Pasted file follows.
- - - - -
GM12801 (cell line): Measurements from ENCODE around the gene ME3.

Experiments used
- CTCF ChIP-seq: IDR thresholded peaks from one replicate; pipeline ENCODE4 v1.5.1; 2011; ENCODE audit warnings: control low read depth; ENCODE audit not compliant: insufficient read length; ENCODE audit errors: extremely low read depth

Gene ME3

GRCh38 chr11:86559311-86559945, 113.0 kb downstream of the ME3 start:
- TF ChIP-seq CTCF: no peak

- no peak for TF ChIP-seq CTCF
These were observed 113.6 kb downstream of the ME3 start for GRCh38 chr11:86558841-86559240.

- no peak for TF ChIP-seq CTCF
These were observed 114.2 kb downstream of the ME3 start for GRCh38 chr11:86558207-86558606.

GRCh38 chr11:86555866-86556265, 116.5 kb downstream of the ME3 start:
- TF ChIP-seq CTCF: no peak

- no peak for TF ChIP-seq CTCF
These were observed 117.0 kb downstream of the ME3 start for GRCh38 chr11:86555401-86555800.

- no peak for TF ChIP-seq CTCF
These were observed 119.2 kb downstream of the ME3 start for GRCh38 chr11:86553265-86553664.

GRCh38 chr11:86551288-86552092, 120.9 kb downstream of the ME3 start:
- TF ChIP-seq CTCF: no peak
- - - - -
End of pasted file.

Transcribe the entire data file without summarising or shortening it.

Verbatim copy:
GM12801 (cell line): Measurements from ENCODE around the gene ME3.

Experiments used
- CTCF ChIP-seq: IDR thresholded peaks from one replicate; pipeline ENCODE4 v1.5.1; 2011; ENCODE audit warnings: control low read depth; ENCODE audit not compliant: insufficient read length; ENCODE audit errors: extremely low read depth

Gene ME3

GRCh38 chr11:86559311-86559945, 113.0 kb downstream of the ME3 start:
- TF ChIP-seq CTCF: no peak

- no peak for TF ChIP-seq CTCF
These were observed 113.6 kb downstream of the ME3 start for GRCh38 chr11:86558841-86559240.

- no peak for TF ChIP-seq CTCF
These were observed 114.2 kb downstream of the ME3 start for GRCh38 chr11:86558207-86558606.

GRCh38 chr11:86555866-86556265, 116.5 kb downstream of the ME3 start:
- TF ChIP-seq CTCF: no peak

- no peak for TF ChIP-seq CTCF
These were observed 117.0 kb downstream of the ME3 start for GRCh38 chr11:86555401-86555800.

- no peak for TF ChIP-seq CTCF
These were observed 119.2 kb downstream of the ME3 start for GRCh38 chr11:86553265-86553664.

GRCh38 chr11:86551288-86552092, 120.9 kb downstream of the ME3 start:
- TF ChIP-seq CTCF: no peak